Tuesday, May 30, 2017

Contemporary Philippine Cinema at MoMA: Gemini

If Tennessee Williams had the opportunity to write a Philippine horror movie, it might have gone something like this. Julia and Judith were always like the Corsican Brothers. If one suffered from some sort of pain, so did the other. Unfortunately, Judith is bold and curious about the world, whereas Julia is sickly and allergic to nearly everything. Due to her frail health, both sisters must live sequestered lives. As a result, Judith harbors a great deal of resentment for her sister. That bitterness and sexual repression leads to violence in Ato Bautista’s Gemini (trailer here), which screens during MoMA’s new film series, A New Golden Age: Contemporary Philippine Cinema.

As Manuel’s interrogation begins, the detective acknowledges the slippery nature of truth, but we have to start somewhere. Julia finally wants to come clean. Her sister murdered Anton, the brother of their tutor, with whom the more forward Judith was romantically involved. When Anton eventually showed his true colors, it sparked a bloody altercation, after which Julia helped Judith dispose of the body. At least that is Julia’s story and she is sticking to it, for the time being. However, there are plenty of reasons to doubt her veracity, starting with the fact Manuel’s partner is a dead-ringer for Anton.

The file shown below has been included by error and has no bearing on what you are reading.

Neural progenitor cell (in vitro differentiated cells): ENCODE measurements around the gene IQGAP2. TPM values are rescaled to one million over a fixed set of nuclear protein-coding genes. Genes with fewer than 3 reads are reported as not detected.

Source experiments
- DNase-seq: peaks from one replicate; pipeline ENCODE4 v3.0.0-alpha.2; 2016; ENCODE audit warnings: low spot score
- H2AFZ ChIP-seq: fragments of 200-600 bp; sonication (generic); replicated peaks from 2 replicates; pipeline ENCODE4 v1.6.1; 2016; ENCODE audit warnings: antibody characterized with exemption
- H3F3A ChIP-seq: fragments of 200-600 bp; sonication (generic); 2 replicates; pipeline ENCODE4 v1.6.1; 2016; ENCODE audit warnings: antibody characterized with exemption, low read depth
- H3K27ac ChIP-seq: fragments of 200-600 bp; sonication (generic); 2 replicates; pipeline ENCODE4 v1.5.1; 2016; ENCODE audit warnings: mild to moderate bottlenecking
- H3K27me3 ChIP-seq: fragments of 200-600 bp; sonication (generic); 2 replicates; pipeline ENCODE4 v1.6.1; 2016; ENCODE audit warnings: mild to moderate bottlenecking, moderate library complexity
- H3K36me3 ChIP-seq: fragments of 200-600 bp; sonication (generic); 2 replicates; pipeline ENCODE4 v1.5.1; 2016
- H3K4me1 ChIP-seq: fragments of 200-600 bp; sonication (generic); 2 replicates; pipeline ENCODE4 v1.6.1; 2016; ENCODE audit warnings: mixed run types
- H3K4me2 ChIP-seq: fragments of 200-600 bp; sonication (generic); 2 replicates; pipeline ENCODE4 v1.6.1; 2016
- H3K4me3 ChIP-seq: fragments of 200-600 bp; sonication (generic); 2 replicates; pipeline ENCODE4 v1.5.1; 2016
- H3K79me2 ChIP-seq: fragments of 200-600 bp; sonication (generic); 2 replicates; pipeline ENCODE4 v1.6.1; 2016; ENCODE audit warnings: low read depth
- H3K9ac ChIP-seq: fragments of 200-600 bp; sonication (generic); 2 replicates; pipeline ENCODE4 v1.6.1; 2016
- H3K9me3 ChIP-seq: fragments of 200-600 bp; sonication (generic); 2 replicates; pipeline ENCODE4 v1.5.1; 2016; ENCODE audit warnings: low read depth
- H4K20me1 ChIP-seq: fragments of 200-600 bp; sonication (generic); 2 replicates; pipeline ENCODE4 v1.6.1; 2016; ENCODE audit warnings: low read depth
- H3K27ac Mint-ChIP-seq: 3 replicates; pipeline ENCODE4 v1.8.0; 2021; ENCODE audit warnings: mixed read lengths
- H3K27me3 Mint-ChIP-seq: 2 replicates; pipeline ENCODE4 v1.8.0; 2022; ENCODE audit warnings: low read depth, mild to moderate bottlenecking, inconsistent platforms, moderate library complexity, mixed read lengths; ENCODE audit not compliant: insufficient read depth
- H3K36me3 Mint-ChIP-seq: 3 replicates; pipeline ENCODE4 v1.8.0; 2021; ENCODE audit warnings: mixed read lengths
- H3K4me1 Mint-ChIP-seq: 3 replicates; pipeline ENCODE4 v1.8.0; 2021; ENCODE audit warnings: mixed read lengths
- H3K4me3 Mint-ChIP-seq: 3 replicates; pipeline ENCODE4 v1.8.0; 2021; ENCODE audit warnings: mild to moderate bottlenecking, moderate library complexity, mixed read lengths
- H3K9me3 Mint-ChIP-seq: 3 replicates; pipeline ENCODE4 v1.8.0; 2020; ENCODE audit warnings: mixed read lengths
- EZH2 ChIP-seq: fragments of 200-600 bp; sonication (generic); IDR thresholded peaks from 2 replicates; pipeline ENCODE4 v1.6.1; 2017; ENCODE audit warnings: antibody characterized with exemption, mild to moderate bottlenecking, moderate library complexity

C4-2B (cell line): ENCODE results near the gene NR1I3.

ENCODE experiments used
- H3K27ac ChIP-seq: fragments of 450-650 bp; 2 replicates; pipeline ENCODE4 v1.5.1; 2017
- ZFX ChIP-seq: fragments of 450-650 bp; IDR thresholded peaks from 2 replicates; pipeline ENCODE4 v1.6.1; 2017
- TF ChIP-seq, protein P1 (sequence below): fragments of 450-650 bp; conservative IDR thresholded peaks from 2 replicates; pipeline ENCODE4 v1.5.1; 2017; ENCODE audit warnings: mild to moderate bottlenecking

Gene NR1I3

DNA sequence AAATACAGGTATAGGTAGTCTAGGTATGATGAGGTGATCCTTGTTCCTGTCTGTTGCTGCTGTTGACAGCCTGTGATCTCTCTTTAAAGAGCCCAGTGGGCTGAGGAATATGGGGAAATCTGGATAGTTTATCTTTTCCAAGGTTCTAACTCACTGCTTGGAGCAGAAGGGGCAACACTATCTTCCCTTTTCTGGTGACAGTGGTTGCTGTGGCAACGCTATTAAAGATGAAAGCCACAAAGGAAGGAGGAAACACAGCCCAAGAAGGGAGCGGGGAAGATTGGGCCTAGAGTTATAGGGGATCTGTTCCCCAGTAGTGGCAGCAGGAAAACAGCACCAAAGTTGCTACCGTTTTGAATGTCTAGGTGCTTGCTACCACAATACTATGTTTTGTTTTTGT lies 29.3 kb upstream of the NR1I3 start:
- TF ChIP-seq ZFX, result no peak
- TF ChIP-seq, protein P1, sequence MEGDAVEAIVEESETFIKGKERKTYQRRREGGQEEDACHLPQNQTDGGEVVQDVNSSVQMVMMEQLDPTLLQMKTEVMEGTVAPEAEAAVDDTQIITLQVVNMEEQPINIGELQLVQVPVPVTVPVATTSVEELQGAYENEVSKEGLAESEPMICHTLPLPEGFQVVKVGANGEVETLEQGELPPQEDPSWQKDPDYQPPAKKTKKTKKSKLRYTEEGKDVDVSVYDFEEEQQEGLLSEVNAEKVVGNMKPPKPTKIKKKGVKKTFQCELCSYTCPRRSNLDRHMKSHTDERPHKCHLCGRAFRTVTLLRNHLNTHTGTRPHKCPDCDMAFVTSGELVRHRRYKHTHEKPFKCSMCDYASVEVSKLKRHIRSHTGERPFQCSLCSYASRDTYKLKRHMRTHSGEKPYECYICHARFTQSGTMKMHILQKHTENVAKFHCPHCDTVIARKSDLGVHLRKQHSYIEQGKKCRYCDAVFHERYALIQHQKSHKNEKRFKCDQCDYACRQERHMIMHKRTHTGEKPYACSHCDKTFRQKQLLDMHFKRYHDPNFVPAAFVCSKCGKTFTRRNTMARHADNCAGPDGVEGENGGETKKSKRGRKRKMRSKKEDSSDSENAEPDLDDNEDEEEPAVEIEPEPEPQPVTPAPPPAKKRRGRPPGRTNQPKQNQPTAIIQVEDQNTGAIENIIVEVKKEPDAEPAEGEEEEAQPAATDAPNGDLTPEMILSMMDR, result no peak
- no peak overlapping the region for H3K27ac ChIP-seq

Gemini is filled with doubling, including the central twins, the odd doppelganger, and the frequent use of reflections. Frankly, the film is weird in just about every way. Somehow, Bautista uses techniques and motifs of experimental cinema to disorient and thoroughly creep out viewers. It is hard to say just what Gemini is, because it is probably too cerebral to be horror and too gory to be a straight psychological thriller. Regardless, it is certainly distinctive.

Sheena and Brigitte McBride are indeed identical twins, who are eerily cold and distant as Julia and Judith (or possibly Judith and Julia). Yet, we can vividly feel the fear of the former (presumably), as her constructed realities begin to collapse. However, it is Mon Confiado who really holds the film together and carries it through its twists and turns as the interrogator.

On top of all the surreal reality-problematizing, there is also a fair spot of body horror in Gemini. Yet, despite the profoundly warped perspective, there is a very human tragedy at the film’s center. Viewers have to be comfortable with all the gamesmanship, but experienced genre fans will find it is worth the effort. Recommended accordingly, Gemini screens this Sunday (6/4) and Saturday the 17th at MoMA, as part of their upcoming Philippine film series.